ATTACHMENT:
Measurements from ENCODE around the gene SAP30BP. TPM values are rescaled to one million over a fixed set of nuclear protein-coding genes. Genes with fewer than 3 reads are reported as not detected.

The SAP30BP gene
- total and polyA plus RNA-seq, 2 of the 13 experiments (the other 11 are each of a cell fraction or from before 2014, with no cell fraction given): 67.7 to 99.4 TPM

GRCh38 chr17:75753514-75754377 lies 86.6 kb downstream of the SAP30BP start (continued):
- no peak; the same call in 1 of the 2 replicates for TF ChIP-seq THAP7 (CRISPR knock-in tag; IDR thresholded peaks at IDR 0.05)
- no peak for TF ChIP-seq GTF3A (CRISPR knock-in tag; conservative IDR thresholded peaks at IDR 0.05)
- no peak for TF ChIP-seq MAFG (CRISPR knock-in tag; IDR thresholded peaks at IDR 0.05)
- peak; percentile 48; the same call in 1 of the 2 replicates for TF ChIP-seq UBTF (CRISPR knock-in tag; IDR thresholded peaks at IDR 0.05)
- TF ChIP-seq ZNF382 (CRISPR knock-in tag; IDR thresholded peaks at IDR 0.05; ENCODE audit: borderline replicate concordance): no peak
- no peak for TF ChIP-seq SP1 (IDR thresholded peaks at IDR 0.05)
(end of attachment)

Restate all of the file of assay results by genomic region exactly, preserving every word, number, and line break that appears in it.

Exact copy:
Measurements from ENCODE around the gene SAP30BP. TPM values are rescaled to one million over a fixed set of nuclear protein-coding genes. Genes with fewer than 3 reads are reported as not detected.

The SAP30BP gene
- total and polyA plus RNA-seq, 2 of the 13 experiments (the other 11 are each of a cell fraction or from before 2014, with no cell fraction given): 67.7 to 99.4 TPM

GRCh38 chr17:75753514-75754377 lies 86.6 kb downstream of the SAP30BP start (continued):
- no peak; the same call in 1 of the 2 replicates for TF ChIP-seq THAP7 (CRISPR knock-in tag; IDR thresholded peaks at IDR 0.05)
- no peak for TF ChIP-seq GTF3A (CRISPR knock-in tag; conservative IDR thresholded peaks at IDR 0.05)
- no peak for TF ChIP-seq MAFG (CRISPR knock-in tag; IDR thresholded peaks at IDR 0.05)
- peak; percentile 48; the same call in 1 of the 2 replicates for TF ChIP-seq UBTF (CRISPR knock-in tag; IDR thresholded peaks at IDR 0.05)
- TF ChIP-seq ZNF382 (CRISPR knock-in tag; IDR thresholded peaks at IDR 0.05; ENCODE audit: borderline replicate concordance): no peak
- no peak for TF ChIP-seq SP1 (IDR thresholded peaks at IDR 0.05)